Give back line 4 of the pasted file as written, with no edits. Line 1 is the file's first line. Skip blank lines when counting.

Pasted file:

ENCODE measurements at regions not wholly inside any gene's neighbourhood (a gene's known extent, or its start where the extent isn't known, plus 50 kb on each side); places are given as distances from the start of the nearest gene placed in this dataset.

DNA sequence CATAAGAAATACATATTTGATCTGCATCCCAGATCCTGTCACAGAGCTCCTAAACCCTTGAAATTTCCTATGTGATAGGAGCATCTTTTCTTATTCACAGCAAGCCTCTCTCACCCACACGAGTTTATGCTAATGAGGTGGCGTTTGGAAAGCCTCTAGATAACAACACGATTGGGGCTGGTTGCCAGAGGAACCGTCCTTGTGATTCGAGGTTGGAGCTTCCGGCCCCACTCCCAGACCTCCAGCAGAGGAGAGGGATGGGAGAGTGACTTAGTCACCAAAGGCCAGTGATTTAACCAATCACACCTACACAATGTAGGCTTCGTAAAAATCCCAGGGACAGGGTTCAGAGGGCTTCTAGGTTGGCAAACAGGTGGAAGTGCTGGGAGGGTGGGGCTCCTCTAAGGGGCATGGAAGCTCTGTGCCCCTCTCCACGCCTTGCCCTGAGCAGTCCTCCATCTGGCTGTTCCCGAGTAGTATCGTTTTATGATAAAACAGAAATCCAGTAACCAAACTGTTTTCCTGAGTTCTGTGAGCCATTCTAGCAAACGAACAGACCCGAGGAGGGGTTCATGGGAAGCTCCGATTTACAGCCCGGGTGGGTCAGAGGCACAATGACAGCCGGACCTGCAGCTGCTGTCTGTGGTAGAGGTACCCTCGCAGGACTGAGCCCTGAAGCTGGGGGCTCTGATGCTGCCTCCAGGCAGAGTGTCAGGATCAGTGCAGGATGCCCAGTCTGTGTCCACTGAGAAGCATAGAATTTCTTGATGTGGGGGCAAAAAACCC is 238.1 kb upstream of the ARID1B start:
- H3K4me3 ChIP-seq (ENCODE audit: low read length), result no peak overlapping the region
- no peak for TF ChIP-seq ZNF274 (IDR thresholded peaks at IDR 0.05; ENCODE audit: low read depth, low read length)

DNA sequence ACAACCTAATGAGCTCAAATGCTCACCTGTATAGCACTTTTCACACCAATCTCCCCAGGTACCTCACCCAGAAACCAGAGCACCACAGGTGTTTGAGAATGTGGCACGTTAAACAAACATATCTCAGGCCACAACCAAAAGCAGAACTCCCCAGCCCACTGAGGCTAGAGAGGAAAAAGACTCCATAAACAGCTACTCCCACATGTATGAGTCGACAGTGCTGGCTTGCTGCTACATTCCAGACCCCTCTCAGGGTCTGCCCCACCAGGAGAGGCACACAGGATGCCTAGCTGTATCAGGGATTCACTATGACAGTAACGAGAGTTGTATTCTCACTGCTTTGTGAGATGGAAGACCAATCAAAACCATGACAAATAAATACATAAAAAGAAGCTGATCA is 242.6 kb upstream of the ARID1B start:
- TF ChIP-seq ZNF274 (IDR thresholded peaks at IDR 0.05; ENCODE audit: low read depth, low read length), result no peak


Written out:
- no peak for TF ChIP-seq ZNF274 (IDR thresholded peaks at IDR 0.05; ENCODE audit: low read depth, low read length)